This poem reads like a chant or an invocation, with repetition is used to reinforce the poem’s main tenet—that everything which exists in this world is holy. Everything in existence is an emanation from the divine godhead. If you hold this belief to be true, then everything that exists must be part of the divine being and therefore must also be divine. Ginsberg brilliantly juxtaposes images to force us to look at our preconceived notions of what is holy and what is not. Is the soul more holy than the genitals or asshole? Are the educated and the middle class more holy than the beggars in the street? Are the residents of one place more holy than the residents of another? Ginsberg’s answer is “no… everything is holy.” I’m inclined to agree.

There really isn’t much more to say about this poem. For me, it’s a celebration of life. It is the acceptance of people and diversity. We are all part of the divine creation, and that is a beautiful thing.

Now watch Patti Smith and be inspired! And for those of you who celebrate, have a blessed Solstice.

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Filed under Literature, Spiritual

“Sensation” by Arthur Rimbaud

RimbaudI woke this morning and thought about what I should read and write about today. I decided I would pick something from Rimbaud. I purchased a copy of his complete works some years back and read it all, so I figured I would select a short poem to read again. The second poem in the book is “Sensation” and it seemed the perfect choice. Since it is a short poem and online translations vary from site to site, I figured I would include the version I read here.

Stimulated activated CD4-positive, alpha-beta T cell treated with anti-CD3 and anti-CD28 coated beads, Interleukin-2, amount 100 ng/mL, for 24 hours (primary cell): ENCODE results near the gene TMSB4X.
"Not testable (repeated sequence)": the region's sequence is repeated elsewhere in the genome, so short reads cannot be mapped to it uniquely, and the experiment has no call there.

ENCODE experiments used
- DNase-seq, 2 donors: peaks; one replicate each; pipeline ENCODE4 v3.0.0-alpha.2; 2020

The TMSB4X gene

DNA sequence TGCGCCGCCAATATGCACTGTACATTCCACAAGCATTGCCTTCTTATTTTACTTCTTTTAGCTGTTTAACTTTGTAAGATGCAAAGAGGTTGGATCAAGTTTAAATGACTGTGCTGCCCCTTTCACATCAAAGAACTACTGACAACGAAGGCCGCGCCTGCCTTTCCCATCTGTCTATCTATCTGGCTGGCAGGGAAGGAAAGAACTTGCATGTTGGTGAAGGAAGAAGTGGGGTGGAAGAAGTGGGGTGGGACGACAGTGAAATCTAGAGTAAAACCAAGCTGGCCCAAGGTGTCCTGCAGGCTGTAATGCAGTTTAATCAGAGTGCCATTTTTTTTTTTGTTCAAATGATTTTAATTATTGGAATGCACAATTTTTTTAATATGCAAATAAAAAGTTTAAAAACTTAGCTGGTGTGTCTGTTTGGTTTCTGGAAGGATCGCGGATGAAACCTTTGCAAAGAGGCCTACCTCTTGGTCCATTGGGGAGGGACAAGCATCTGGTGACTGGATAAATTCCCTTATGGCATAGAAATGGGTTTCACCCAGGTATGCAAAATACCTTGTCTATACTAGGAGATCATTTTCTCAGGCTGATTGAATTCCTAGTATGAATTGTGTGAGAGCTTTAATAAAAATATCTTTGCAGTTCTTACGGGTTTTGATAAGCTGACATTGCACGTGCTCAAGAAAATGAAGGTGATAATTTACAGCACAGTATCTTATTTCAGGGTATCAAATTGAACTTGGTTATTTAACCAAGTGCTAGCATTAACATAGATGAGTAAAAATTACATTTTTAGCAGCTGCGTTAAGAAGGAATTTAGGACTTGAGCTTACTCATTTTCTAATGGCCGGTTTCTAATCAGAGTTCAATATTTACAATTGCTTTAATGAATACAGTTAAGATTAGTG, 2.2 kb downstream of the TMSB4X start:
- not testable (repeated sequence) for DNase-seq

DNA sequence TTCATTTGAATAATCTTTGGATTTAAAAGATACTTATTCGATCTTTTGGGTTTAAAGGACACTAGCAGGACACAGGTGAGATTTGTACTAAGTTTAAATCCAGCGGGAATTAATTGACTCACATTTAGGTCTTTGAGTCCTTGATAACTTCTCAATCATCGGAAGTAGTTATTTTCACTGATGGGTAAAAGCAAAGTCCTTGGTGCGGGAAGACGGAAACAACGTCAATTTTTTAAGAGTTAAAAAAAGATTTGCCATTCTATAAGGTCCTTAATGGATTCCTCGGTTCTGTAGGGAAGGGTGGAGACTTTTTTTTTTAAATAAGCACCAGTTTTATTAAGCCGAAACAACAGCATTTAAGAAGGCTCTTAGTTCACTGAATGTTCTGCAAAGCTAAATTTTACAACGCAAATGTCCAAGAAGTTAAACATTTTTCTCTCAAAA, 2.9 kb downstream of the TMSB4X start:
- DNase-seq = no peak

Sensation

Through blue summer nights I will pass along paths,
Pricked by wheat, trampling short grass:
Dreaming, I will feel coolness underfoot,
Will let breezes bathe my bare head.

Not a word, not a thought:
Boundless love will surge through my soul,
And I will wander far away, a vagabond
In Nature–as happily as with a woman.

This poem is a celebration of sensory experience. It is about the joy and pleasure of physical sensation. Rimbaud seeks to lose himself and escape his thoughts through immersion in the sensory. When he reaches that state of physical bliss, when “Not a word, not a thought” is running through his mind, he becomes one with his soul, an experience he compares with the state of sexual orgasm attained with a woman.

There is a nice double entendre near the end of the poem, where Rimbaud describes himself as “a vagabond in Nature.” This could be interpreted as either Rimbaud being a wanderer exploring the natural and physical world around him, or it could mean that it is the nature of his being to wander the world, experiencing the sensations that life has to offer.

I think Rimbaud is a very cool poet. His works heavily influenced the writings of rock poets like Patti Smith and Jim Morrison, individuals who influenced me when I was younger. If you are unfamiliar with Rimbaud’s works, I recommend investing in a copy of his writings.

Read on!

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Filed under Literature